One of the biggest contradictions in military discipline cun arise from this and similar situations. On one hand, the subordinate is subject to the military discipline consistent with obedience of orders given by a superior. On the other hand is a moral obligation to defy illegal orders.
In 1851, Chief Justice Roger Taney stated in the Supreme Court Case Mitchell v. Harmony that "a military officer could not plead in defense of an unlawful act even if he did it under the order of a superior."1 This allows for a subordinate to disobey an order based on the fact that it is illegal. Because of the blatant unlawfulness of the order given to Lieutenant Galley, he was found guilty (later acquitted) of multiple murder charges.
The foil to Lieutenant Galley in this incident was Warrant Officer Thompson, who saw from his helicopter unarmed civilians being thrown into ditches and shot. By his own initiative, he landed between the U.S. soldiers and the Vietnamese civilians and ordered his men to aim their M60 machine guns at the soldiers and to open fire if they continued to shoot the civilians. Despite the moral courage he mustered to stand up for what he felt was right, his actions were not looked on highly by his superiors. Hence, Thompson did not receive formal recognition for the good he had done until 30 years later.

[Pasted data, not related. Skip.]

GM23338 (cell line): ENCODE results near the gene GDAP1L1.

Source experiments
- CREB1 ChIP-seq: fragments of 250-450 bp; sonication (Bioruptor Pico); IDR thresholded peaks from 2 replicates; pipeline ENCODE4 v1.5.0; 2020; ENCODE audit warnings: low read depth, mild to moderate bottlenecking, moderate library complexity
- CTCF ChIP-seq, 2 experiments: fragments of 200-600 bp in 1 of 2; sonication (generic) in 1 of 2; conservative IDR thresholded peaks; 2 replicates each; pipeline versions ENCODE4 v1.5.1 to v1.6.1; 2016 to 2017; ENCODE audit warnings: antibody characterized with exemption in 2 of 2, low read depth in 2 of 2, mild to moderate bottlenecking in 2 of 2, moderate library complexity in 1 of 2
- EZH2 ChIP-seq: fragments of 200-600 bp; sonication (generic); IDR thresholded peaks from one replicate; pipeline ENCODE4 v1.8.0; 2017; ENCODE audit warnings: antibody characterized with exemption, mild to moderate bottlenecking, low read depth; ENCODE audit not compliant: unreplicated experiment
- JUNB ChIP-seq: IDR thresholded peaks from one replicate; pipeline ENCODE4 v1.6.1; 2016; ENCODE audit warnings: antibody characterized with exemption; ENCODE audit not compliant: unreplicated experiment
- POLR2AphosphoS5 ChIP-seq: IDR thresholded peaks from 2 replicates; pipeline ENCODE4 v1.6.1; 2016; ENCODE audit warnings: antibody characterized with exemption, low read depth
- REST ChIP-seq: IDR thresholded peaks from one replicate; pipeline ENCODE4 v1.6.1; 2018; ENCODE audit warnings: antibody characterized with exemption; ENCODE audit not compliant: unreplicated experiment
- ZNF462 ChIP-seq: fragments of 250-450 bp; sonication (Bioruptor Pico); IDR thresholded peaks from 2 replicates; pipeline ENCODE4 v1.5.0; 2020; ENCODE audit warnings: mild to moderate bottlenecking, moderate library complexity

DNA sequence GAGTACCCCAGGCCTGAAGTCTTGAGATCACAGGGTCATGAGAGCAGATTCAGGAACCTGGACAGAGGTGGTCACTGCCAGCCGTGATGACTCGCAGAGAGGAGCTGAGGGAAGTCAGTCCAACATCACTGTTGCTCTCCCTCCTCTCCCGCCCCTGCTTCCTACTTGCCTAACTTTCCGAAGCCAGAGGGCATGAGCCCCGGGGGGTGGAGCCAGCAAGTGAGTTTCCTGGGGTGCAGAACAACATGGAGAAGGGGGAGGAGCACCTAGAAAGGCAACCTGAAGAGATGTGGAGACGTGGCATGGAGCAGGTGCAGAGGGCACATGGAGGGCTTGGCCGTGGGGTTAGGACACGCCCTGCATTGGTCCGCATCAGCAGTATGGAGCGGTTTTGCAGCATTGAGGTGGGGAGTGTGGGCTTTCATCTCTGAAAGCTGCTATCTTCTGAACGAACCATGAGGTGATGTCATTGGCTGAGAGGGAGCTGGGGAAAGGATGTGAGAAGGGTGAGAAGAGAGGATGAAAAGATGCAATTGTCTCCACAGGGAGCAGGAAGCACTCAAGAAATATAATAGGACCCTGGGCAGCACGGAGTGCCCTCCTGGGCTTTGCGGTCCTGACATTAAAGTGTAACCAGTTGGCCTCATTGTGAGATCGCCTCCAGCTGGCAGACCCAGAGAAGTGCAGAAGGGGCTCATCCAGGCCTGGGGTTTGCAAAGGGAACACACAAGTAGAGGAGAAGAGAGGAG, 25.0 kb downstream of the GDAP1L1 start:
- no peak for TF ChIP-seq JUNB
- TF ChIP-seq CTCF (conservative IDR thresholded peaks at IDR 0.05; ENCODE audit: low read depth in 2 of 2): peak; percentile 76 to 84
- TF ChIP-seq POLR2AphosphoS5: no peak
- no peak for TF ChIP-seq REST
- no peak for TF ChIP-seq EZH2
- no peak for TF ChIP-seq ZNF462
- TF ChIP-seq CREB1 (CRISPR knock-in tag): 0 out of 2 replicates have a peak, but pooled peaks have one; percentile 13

How "Just War" Should Be Fought
One would be hard-pressed to find two more opposite standards of morals and ethics in a single event. Two approaches have been advanced as ways of looking closer at the ethical nature of war in general and this incident in particular: jus ad helium and jus in hello.